http://scottishbooktrust.com/writing/journeys/story/burn-rubber

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And the winner is…

downloadAnd the winner is…Not me! (but many congratulations to Alex Morgan on her winning novel).  After months of waiting for the final verdict I got the news that my shortlisted entry to the Hookline Novel Competition wasn’t successful. Disappointed? Of course I was! If I didn’t want to win then why would I’ve entered? (and paid the hefty £50 fee to add to the hunners I’ve already spent on pursuing the dream).

So you’d expect a self-confessed drama queen like me would be gutted to get the bad news that my last novel had failed to be published and there’d be tears and snotters. My reaction was subdued, not because I didn’t care but because I’m now used to dealing with rejection, it comes with the territory of being a writer.

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Heartbreaking viewing.

Also, I wasn’t sobbing because I got the ‘bad’ news email just before I switched on the news to see Fernando Ricksen break down in tears while explaining that he has been diagnosed with Motor Neuron Disease. It doesn’t matter that Fernando is a handsome, gifted, wealthy sportsman; his world has been turned upside down and he now has to cope with an incurable muscle wasting illness. If I needed a sense of perspective then the evening news slapped me across the chops. And yet I still enjoyed wrapping myself up in the comfort blanket of clichés my close family and friends kindly offered when I shared my ‘bad’ news and said I was still a winner in their eyes.

But the interesting part of the process was that I got feedback from the book groups which selected the winner. This might initially seem like a valuable starting point for a rewrite. Wrong. The response to my novel was a love/hate batch of random comments.

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How do I respond to statements like, Clever story, interestingly resolved” versus Rather predictable and plodding”.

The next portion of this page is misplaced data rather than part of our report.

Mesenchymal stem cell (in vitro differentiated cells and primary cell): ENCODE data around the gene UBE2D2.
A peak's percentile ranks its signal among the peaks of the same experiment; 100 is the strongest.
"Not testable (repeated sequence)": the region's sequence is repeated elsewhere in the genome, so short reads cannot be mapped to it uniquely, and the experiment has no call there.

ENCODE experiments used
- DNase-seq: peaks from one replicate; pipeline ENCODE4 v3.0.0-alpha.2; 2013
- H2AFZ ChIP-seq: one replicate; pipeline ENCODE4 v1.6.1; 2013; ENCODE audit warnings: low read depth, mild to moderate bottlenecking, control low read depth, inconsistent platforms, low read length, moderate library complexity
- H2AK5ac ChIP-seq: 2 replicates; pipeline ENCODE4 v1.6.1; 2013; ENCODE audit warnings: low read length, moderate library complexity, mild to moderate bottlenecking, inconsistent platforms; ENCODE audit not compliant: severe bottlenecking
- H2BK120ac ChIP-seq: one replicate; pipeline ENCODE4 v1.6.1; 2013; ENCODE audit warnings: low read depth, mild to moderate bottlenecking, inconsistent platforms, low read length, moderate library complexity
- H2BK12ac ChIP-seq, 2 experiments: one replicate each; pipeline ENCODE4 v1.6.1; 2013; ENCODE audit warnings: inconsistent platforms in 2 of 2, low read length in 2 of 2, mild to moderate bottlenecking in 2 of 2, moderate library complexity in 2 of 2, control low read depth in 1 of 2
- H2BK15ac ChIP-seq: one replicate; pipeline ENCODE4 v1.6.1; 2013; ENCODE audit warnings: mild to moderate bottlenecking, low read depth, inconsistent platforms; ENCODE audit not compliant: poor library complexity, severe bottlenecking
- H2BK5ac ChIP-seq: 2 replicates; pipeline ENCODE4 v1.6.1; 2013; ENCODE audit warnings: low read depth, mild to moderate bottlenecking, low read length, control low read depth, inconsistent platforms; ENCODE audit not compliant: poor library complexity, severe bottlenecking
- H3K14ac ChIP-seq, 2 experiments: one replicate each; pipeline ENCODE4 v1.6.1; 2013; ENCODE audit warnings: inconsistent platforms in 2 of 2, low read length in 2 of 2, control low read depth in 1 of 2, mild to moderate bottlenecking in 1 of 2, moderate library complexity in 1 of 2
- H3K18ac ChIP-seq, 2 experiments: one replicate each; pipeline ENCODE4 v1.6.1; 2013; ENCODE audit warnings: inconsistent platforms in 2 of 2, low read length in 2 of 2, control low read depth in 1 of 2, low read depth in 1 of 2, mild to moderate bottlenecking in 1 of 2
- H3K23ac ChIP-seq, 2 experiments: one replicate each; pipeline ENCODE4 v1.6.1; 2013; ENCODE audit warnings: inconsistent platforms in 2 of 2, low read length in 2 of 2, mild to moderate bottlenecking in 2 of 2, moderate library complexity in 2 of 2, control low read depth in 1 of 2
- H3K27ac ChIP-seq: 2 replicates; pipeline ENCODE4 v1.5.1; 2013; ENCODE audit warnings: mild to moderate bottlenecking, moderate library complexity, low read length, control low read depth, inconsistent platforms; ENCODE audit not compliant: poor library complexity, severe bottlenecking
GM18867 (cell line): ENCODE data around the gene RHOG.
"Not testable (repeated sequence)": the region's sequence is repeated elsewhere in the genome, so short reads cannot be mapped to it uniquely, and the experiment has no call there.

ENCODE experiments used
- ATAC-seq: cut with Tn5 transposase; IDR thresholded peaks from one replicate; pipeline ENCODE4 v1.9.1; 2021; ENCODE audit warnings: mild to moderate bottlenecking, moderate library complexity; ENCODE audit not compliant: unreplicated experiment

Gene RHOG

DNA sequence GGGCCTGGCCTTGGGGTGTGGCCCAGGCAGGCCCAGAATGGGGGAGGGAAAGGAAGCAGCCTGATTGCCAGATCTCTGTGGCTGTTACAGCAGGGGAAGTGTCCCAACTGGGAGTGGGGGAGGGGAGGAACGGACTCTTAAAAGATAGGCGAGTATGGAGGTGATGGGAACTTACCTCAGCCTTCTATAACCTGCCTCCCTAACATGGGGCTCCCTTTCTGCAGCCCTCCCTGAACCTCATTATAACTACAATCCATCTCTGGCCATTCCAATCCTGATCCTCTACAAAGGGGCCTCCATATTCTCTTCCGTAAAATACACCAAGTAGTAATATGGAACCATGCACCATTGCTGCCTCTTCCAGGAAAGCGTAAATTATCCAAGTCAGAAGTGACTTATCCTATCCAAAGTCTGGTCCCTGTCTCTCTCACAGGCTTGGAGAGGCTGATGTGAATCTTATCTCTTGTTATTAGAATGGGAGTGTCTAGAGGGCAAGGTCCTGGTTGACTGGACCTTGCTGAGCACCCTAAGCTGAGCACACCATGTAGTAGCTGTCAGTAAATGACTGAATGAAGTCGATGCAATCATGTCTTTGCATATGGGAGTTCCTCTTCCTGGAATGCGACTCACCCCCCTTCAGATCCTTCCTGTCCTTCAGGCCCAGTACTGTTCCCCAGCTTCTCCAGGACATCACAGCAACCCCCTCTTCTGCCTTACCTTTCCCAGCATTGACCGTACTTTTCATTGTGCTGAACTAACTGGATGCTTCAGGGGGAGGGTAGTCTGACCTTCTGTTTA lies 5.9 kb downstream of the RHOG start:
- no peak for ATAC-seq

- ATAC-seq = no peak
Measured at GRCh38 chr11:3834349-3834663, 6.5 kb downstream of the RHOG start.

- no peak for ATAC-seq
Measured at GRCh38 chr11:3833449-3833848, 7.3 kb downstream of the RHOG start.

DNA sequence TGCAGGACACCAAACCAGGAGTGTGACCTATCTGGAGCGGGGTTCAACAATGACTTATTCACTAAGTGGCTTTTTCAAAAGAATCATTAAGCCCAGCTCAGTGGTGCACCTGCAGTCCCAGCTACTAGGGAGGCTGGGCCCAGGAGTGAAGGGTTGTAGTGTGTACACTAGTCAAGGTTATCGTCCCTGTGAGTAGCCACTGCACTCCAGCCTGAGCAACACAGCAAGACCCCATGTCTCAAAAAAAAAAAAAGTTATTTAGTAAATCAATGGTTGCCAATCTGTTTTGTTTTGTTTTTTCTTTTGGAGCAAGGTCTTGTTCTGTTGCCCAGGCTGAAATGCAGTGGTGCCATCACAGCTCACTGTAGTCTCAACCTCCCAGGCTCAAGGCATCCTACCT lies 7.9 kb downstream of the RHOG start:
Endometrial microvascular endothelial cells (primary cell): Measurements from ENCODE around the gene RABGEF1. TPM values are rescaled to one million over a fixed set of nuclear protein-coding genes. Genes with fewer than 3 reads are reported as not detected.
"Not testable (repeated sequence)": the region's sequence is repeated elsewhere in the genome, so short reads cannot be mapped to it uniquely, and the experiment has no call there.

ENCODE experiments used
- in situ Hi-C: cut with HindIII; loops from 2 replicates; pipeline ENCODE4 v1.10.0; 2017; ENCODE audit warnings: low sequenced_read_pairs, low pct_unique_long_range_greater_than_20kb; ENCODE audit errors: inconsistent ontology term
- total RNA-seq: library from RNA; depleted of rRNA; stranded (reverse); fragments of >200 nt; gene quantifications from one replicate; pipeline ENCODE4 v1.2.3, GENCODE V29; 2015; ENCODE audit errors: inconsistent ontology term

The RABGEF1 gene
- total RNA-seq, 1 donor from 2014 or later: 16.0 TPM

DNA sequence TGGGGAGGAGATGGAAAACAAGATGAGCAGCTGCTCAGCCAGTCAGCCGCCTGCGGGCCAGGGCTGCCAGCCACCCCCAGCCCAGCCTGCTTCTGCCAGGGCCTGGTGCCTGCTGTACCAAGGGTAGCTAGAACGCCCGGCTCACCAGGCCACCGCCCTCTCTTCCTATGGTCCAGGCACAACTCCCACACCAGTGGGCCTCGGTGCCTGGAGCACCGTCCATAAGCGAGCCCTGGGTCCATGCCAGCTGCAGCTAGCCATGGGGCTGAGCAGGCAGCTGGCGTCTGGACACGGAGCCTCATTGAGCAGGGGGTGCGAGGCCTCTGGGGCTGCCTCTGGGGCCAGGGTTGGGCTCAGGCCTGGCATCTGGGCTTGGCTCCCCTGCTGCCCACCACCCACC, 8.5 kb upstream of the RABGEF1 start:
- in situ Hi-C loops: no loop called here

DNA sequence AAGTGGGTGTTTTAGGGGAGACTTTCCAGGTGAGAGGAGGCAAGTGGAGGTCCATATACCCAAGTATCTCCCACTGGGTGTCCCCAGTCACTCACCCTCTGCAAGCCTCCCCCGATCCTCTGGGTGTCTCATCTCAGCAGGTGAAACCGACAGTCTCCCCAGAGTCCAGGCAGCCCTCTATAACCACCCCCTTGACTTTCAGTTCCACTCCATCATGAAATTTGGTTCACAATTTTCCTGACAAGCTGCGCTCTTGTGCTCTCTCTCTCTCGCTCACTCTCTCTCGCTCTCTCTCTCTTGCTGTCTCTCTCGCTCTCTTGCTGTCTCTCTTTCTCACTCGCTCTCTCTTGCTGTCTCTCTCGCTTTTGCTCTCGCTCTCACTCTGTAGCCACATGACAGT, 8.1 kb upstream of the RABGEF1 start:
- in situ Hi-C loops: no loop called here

The answer is I can’t!

I have to write the story that I want to write and not one that I think others might enjoy because I will never please everybody.

The result made me reflect on two excellent blog posts I’d read this week. ‘Writing Terrors’ written by Catherine Simpson for the Scottish Book Trust dealt with the concept of fear experienced by writers. I read it and could relate to everything Catherine lists as fears associated with calling yourself a writer and add a few more! As I waited on the final outcome from Hookline, although I desperately wanted to win, my perverse fear was of success and worrying about what the next stage would involve (a wasted night’s sleep!).

But the seemingly negative result also made me reflect on another thought-provoking blog post. In it Dan Holloway asks writers to take time to consider what appears to be a simple question, “What do you want from your writing?” And to nail that mission statement in a one liner. Dan’s aim as a writer is to Help those whose identities are marginalised or confused to figure out who they are, and then to be that person and no one else.”

Every writer measures their success in different ways but if the only reason I write was to have my novel published then I didn’t need to enter the competition, I could’ve easily uploaded my novel on to Amazon and called myself a published writer. So why do I write novels despite remaining unpublished in the traditional sense?

The answer is in the name of this blog. I believe I’m a natural storyteller with a way with words. I want to entertain folk with my stories that’s my one liner. Not everyone will enjoy reading these words but they’re MY words and I’ll keep writing them even if they don’t win prizes!